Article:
Guerrilla Marketing and Video Marketing

In this post we’ll explain what is guerrilla marketing and and how it integrates with video marketing strategies!

Marketing Team
Video Marketing Guerrilla Marketing and Video Marketing

Table of Contents

Guerrilla marketing can be defined as the set of unconventional tactics used to achieve conventional goals (above all: profit) with small budgets. Guerrilla marketing needs only three things: “time, energy, imagination.” But how to integrate this type of marketing into a broader digital marketing strategy? Is it possible to make guerrilla marketing coexist with video marketing?

Integrating guerrilla marketing into a digital marketing strategy

Evolution the word-of-mouth

Guerrilla marketing was born in a physical, analog, intensely relational reality, but over the years it has managed, as we have seen, to adapt to the changing world, taking advantage of its technological resources, and succeeding in carving out important spaces for itself, both online and offline.

In a good guerrilla marketing strategy, the creative idea frees up “unusual” sensory inputs through carefully designed “disruptive” actions, places them at the center of the trajectories of the target audience: in public places, on networked platforms or social networks.

Since then, content continues to live its own life, media, multimedia and, above all, digital: on social networks, blogs, online magazines, corporate sites, sharing platforms, through different forms of participation such as reviews, comments, likes, posts, inevitably impacting SEO as well.

Guerrilla marketing and content marketing 

Guerrilla marketing is thus realized within a more extensive content marketing plan: it contributes to the layering of the brand’s collective memory along with other tools. Its advertising communication allows people to experience the brand in a concrete, largely participatory dimension. At the center of this multifaceted plan, video constitutes a pivotal element, employed by guerrilla actions to fulfill multiple functions.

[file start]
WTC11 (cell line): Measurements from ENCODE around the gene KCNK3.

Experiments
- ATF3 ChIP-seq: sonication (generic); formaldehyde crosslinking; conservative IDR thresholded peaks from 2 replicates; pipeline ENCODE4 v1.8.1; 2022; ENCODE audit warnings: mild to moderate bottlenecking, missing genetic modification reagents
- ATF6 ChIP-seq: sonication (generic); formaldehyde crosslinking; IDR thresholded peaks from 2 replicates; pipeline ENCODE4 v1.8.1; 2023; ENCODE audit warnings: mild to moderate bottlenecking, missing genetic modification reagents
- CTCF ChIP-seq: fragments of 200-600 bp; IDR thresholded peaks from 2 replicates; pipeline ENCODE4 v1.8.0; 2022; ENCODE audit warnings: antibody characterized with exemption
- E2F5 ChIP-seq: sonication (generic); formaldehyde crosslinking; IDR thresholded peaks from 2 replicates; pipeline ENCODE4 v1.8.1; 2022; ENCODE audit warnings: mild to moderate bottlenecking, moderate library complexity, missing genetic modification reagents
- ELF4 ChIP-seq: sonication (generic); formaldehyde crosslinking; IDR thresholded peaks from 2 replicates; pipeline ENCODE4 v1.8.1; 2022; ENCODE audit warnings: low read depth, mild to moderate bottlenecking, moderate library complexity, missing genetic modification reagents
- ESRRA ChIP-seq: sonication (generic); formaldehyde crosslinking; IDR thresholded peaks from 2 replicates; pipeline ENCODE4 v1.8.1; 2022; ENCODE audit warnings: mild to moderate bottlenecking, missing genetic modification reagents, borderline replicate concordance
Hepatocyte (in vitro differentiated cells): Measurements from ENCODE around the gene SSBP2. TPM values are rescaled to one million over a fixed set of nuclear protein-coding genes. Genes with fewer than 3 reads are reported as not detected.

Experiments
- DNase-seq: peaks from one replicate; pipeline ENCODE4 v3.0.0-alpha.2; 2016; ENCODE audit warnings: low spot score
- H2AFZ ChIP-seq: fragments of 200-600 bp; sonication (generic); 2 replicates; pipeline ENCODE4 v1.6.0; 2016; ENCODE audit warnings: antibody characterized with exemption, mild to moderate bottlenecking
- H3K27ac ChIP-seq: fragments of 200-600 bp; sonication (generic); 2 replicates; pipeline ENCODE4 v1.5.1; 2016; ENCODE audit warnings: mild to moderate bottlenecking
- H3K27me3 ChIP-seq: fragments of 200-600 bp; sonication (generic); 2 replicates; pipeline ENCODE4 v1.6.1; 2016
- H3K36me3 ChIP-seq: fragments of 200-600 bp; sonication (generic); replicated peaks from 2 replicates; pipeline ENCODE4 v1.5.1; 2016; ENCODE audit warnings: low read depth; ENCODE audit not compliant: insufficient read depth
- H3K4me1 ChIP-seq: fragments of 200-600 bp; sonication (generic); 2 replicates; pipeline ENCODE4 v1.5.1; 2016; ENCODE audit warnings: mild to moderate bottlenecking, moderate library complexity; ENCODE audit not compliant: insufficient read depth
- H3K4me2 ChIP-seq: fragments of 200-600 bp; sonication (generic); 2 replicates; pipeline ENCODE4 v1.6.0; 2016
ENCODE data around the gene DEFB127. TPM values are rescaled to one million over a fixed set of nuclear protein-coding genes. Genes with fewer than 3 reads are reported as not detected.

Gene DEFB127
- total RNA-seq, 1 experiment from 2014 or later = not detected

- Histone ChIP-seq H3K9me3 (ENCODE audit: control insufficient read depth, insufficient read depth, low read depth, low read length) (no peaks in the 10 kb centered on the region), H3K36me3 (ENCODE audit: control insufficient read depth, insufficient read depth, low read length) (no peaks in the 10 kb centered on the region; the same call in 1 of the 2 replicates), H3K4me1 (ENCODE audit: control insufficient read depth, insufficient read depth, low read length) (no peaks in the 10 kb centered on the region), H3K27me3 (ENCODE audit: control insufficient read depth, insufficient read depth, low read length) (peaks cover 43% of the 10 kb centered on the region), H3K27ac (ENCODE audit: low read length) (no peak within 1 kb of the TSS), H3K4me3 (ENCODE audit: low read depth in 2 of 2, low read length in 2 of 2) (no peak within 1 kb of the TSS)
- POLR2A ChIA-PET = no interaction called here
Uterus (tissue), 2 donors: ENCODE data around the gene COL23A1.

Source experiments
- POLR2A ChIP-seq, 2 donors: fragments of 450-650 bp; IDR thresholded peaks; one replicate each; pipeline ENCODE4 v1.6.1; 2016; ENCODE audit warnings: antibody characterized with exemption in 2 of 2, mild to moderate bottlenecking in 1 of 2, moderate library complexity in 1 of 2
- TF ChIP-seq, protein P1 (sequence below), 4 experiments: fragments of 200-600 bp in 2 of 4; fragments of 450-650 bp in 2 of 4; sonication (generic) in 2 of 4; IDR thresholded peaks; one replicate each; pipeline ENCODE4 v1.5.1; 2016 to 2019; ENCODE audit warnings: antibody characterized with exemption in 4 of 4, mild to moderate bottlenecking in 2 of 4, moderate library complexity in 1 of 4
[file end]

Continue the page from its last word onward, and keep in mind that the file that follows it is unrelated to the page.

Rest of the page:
Depending on the need, video can be a: curiosity activator, trailer, storyteller, unveiler, tool to explain complex concepts in a simple way, avatar, alter ego, nemesis, or helper. In any case, video represents a powerful mode of engagement.

Guerrilla marketing and video marketing: the quest for engagement 

Guerrilla marketing requires an effort, even minimal, of participation: it “happens,” “intervenes,” “imposes itself” at times when the consumer’s advertising consciousness is not active. It interrupts the flow of his daily actions, imposes an awareness, invites an interaction that is meaningful and contributes to redefine, in a precise direction, the perception of the brand: it symbolically lays the first brick to build a solid brand awareness.

For this reason, it’s located at the birth of a general trend toward engagement that is now unfolding in full force, with current content video marketing strategies exhibiting similar distinctive traits: communication, engagement, and interaction.